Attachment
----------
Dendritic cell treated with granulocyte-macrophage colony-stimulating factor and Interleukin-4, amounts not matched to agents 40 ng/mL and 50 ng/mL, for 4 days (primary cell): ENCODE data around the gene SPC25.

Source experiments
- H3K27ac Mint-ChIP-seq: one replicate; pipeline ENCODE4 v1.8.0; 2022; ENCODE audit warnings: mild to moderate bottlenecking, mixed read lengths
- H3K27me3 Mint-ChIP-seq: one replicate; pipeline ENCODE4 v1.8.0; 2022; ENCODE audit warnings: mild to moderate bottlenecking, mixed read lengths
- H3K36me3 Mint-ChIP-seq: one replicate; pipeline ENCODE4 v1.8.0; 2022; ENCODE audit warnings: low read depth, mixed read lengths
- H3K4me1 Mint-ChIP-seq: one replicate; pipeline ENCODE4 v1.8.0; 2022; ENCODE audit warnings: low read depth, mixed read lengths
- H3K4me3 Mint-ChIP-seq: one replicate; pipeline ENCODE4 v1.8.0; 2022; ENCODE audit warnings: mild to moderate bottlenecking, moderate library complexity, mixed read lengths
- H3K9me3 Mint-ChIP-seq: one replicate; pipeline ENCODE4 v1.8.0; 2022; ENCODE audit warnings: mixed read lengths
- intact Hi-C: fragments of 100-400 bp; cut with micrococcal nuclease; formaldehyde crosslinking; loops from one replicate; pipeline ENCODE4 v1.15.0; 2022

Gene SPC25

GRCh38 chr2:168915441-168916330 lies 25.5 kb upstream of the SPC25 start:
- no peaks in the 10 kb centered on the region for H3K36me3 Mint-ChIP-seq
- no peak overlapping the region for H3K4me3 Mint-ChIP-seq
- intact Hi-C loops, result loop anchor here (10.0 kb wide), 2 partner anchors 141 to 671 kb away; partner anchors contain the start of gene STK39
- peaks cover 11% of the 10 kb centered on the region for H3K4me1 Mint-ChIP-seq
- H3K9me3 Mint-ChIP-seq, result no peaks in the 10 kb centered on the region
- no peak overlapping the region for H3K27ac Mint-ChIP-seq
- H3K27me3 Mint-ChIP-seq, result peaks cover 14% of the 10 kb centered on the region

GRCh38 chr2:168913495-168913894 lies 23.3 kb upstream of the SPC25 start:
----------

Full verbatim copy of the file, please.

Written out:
Dendritic cell treated with granulocyte-macrophage colony-stimulating factor and Interleukin-4, amounts not matched to agents 40 ng/mL and 50 ng/mL, for 4 days (primary cell): ENCODE data around the gene SPC25.

Source experiments
- H3K27ac Mint-ChIP-seq: one replicate; pipeline ENCODE4 v1.8.0; 2022; ENCODE audit warnings: mild to moderate bottlenecking, mixed read lengths
- H3K27me3 Mint-ChIP-seq: one replicate; pipeline ENCODE4 v1.8.0; 2022; ENCODE audit warnings: mild to moderate bottlenecking, mixed read lengths
- H3K36me3 Mint-ChIP-seq: one replicate; pipeline ENCODE4 v1.8.0; 2022; ENCODE audit warnings: low read depth, mixed read lengths
- H3K4me1 Mint-ChIP-seq: one replicate; pipeline ENCODE4 v1.8.0; 2022; ENCODE audit warnings: low read depth, mixed read lengths
- H3K4me3 Mint-ChIP-seq: one replicate; pipeline ENCODE4 v1.8.0; 2022; ENCODE audit warnings: mild to moderate bottlenecking, moderate library complexity, mixed read lengths
- H3K9me3 Mint-ChIP-seq: one replicate; pipeline ENCODE4 v1.8.0; 2022; ENCODE audit warnings: mixed read lengths
- intact Hi-C: fragments of 100-400 bp; cut with micrococcal nuclease; formaldehyde crosslinking; loops from one replicate; pipeline ENCODE4 v1.15.0; 2022

Gene SPC25

GRCh38 chr2:168915441-168916330 lies 25.5 kb upstream of the SPC25 start:
- no peaks in the 10 kb centered on the region for H3K36me3 Mint-ChIP-seq
- no peak overlapping the region for H3K4me3 Mint-ChIP-seq
- intact Hi-C loops, result loop anchor here (10.0 kb wide), 2 partner anchors 141 to 671 kb away; partner anchors contain the start of gene STK39
- peaks cover 11% of the 10 kb centered on the region for H3K4me1 Mint-ChIP-seq
- H3K9me3 Mint-ChIP-seq, result no peaks in the 10 kb centered on the region
- no peak overlapping the region for H3K27ac Mint-ChIP-seq
- H3K27me3 Mint-ChIP-seq, result peaks cover 14% of the 10 kb centered on the region

GRCh38 chr2:168913495-168913894 lies 23.3 kb upstream of the SPC25 start: